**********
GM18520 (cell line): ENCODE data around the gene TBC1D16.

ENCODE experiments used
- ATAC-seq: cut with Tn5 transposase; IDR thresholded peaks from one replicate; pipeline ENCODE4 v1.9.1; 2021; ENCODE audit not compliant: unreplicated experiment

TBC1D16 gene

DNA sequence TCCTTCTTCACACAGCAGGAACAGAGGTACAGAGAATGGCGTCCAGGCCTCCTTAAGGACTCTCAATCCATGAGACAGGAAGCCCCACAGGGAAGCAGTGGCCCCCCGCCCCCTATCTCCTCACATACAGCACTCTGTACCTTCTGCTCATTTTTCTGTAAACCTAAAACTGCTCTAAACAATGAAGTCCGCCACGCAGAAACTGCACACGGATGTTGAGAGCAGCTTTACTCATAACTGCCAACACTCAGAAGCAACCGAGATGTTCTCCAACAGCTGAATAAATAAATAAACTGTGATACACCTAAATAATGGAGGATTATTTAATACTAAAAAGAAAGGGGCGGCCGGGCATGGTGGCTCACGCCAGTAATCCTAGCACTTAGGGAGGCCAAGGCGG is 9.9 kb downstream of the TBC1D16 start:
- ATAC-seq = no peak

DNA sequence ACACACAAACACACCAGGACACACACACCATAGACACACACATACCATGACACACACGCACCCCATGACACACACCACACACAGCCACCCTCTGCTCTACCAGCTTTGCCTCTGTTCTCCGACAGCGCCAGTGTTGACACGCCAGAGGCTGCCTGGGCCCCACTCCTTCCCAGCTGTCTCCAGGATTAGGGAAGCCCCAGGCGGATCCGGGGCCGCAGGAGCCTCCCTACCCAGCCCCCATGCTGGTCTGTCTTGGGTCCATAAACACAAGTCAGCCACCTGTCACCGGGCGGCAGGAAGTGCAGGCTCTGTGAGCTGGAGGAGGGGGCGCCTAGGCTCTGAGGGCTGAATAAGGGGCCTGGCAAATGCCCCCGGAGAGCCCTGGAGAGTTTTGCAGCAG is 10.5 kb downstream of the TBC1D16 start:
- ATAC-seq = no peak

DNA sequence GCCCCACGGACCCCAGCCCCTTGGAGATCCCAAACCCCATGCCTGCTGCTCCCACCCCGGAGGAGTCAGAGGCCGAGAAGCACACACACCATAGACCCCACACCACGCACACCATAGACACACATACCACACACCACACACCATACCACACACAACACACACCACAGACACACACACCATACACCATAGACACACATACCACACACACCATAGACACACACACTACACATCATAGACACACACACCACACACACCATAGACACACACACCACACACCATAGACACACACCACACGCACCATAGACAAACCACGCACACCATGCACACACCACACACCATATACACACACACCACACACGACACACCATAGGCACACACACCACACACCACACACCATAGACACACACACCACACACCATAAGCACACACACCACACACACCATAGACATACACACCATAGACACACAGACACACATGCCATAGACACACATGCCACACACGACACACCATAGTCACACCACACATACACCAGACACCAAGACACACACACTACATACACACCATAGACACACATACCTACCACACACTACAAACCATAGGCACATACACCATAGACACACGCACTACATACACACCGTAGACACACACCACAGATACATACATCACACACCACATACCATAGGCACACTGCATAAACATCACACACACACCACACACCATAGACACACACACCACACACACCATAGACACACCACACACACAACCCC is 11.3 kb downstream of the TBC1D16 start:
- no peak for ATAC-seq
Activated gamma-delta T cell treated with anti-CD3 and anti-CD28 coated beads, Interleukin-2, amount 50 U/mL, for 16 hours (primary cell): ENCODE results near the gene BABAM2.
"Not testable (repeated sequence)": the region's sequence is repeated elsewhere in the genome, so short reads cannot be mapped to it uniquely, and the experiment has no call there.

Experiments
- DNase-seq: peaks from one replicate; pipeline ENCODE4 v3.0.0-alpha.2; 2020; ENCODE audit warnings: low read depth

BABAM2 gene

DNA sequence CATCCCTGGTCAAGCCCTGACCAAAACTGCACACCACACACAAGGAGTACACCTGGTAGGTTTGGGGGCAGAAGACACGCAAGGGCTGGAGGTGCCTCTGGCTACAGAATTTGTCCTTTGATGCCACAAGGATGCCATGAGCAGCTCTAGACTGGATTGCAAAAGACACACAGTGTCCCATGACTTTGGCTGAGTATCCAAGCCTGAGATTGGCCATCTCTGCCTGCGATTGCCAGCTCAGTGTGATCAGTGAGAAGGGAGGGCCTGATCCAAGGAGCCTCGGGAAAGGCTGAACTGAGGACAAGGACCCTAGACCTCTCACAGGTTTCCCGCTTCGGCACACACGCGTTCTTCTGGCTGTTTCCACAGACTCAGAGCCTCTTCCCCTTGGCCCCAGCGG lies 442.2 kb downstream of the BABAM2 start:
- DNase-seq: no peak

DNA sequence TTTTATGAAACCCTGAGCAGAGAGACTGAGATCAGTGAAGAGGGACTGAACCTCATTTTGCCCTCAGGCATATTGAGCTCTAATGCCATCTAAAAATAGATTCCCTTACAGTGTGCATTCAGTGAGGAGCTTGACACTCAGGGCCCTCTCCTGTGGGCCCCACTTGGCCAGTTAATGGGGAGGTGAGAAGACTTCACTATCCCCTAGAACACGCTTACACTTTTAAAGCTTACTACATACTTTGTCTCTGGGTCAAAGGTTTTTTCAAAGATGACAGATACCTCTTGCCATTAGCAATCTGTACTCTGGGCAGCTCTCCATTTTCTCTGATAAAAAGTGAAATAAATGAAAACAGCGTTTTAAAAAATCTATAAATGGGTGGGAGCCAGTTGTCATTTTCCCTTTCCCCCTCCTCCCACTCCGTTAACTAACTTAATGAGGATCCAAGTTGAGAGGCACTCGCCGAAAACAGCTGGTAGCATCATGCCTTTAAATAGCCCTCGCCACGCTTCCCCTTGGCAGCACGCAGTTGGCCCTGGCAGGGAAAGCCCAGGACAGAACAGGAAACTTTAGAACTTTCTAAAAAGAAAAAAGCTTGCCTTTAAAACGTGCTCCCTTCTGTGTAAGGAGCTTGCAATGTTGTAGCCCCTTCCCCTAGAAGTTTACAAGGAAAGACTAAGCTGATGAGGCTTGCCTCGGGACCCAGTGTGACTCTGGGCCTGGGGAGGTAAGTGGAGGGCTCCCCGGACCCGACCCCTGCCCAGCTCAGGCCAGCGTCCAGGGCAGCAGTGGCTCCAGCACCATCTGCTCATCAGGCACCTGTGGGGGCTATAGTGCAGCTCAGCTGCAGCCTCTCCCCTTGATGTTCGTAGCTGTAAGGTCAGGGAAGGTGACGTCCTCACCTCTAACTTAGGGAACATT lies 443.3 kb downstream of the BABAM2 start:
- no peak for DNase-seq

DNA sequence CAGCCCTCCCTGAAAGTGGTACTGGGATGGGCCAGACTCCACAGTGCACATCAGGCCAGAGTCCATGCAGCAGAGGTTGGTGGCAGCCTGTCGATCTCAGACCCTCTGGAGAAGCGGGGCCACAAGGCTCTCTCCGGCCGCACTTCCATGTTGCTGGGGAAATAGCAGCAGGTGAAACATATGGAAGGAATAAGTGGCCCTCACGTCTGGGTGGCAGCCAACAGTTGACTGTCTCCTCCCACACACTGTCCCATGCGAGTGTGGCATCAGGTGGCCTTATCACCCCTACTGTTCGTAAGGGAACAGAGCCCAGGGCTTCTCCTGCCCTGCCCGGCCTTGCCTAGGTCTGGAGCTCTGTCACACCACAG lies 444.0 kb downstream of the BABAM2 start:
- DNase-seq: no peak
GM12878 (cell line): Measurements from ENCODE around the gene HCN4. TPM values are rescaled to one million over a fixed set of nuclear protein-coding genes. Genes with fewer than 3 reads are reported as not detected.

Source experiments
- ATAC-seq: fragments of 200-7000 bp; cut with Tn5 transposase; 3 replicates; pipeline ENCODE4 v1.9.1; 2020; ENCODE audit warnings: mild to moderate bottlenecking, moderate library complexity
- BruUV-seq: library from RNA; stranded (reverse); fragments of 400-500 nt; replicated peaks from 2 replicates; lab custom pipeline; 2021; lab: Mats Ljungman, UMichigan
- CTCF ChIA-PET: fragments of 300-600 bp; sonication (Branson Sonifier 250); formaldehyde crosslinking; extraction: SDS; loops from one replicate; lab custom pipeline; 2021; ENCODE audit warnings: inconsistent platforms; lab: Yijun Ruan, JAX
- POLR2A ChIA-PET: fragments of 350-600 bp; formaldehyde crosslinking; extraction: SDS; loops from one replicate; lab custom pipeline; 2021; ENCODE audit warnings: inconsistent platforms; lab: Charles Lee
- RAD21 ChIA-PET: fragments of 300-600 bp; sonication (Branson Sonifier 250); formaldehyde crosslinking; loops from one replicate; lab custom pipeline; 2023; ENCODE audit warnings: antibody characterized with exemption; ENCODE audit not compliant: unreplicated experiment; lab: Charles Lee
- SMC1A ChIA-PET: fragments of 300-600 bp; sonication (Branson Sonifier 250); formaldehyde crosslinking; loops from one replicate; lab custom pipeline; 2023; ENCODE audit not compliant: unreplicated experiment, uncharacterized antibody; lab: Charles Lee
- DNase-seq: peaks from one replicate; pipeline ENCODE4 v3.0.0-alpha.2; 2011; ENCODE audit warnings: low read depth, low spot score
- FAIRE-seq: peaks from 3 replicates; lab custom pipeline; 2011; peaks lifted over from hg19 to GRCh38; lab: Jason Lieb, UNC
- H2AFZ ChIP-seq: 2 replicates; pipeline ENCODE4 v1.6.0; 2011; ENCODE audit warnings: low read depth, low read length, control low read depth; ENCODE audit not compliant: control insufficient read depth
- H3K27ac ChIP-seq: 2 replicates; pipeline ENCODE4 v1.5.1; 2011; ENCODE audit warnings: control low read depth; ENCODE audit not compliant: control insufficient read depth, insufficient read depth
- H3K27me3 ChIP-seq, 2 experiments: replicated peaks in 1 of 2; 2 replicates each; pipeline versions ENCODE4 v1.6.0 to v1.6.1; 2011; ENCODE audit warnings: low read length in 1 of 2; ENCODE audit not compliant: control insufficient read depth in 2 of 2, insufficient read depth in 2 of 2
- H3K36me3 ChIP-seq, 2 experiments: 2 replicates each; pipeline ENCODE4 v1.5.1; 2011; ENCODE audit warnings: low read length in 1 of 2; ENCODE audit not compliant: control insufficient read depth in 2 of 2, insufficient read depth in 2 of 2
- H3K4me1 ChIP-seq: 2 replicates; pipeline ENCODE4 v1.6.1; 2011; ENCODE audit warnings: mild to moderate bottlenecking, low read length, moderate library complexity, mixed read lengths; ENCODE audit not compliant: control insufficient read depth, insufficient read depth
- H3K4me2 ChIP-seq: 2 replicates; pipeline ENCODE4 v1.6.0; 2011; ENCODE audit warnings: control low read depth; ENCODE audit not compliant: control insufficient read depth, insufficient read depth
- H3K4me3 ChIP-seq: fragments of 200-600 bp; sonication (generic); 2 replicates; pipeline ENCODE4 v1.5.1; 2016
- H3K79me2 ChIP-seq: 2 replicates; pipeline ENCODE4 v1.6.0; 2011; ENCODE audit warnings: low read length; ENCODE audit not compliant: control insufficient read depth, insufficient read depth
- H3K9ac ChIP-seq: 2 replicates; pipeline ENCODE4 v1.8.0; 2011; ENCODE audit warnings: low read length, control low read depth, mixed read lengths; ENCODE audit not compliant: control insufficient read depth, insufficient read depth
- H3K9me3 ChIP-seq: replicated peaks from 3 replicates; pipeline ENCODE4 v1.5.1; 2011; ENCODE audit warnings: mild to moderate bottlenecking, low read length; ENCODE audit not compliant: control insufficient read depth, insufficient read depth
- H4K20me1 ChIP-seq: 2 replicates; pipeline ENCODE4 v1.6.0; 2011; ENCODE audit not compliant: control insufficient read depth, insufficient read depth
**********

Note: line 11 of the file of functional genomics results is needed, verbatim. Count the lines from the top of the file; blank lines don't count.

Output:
Activated gamma-delta T cell treated with anti-CD3 and anti-CD28 coated beads, Interleukin-2, amount 50 U/mL, for 16 hours (primary cell): ENCODE results near the gene BABAM2.